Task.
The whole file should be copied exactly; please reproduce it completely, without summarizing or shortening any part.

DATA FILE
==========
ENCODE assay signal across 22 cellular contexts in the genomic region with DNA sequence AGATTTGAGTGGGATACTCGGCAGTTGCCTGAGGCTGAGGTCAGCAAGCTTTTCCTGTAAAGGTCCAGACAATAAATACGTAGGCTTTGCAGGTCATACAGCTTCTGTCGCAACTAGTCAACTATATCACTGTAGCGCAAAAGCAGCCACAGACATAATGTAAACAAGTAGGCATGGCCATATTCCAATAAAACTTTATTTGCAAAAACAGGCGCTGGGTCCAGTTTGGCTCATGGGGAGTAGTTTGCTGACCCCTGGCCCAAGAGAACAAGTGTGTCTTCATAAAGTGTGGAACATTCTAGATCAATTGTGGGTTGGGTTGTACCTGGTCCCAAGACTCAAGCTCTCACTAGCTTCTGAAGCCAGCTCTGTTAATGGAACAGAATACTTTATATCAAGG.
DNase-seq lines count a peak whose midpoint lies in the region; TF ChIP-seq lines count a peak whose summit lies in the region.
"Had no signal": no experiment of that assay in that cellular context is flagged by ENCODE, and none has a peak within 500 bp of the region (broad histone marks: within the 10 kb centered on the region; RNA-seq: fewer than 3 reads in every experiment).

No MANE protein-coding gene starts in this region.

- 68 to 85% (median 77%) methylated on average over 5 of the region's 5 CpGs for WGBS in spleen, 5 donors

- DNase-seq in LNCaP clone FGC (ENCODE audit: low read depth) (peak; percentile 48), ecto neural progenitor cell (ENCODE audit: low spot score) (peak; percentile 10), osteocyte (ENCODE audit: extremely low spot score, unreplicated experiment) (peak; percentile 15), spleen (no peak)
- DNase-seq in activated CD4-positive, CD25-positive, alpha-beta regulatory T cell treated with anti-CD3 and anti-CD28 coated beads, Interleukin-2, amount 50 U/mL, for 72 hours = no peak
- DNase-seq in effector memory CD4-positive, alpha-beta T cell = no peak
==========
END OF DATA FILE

ENCODE assay signal across 22 cellular contexts in the genomic region with DNA sequence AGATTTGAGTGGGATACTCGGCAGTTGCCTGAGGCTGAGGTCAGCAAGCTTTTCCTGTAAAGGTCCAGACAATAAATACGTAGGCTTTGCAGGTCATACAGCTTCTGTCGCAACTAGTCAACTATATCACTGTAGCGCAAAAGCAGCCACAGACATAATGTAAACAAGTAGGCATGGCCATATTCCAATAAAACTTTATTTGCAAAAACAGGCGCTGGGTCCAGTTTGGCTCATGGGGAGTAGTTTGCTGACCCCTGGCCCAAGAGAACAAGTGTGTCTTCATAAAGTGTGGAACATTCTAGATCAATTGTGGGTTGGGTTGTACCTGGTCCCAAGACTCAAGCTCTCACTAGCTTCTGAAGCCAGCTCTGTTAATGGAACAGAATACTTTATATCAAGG.
DNase-seq lines count a peak whose midpoint lies in the region; TF ChIP-seq lines count a peak whose summit lies in the region.
"Had no signal": no experiment of that assay in that cellular context is flagged by ENCODE, and none has a peak within 500 bp of the region (broad histone marks: within the 10 kb centered on the region; RNA-seq: fewer than 3 reads in every experiment).

No MANE protein-coding gene starts in this region.

- 68 to 85% (median 77%) methylated on average over 5 of the region's 5 CpGs for WGBS in spleen, 5 donors

- DNase-seq in LNCaP clone FGC (ENCODE audit: low read depth) (peak; percentile 48), ecto neural progenitor cell (ENCODE audit: low spot score) (peak; percentile 10), osteocyte (ENCODE audit: extremely low spot score, unreplicated experiment) (peak; percentile 15), spleen (no peak)
- DNase-seq in activated CD4-positive, CD25-positive, alpha-beta regulatory T cell treated with anti-CD3 and anti-CD28 coated beads, Interleukin-2, amount 50 U/mL, for 72 hours = no peak
- DNase-seq in effector memory CD4-positive, alpha-beta T cell = no peak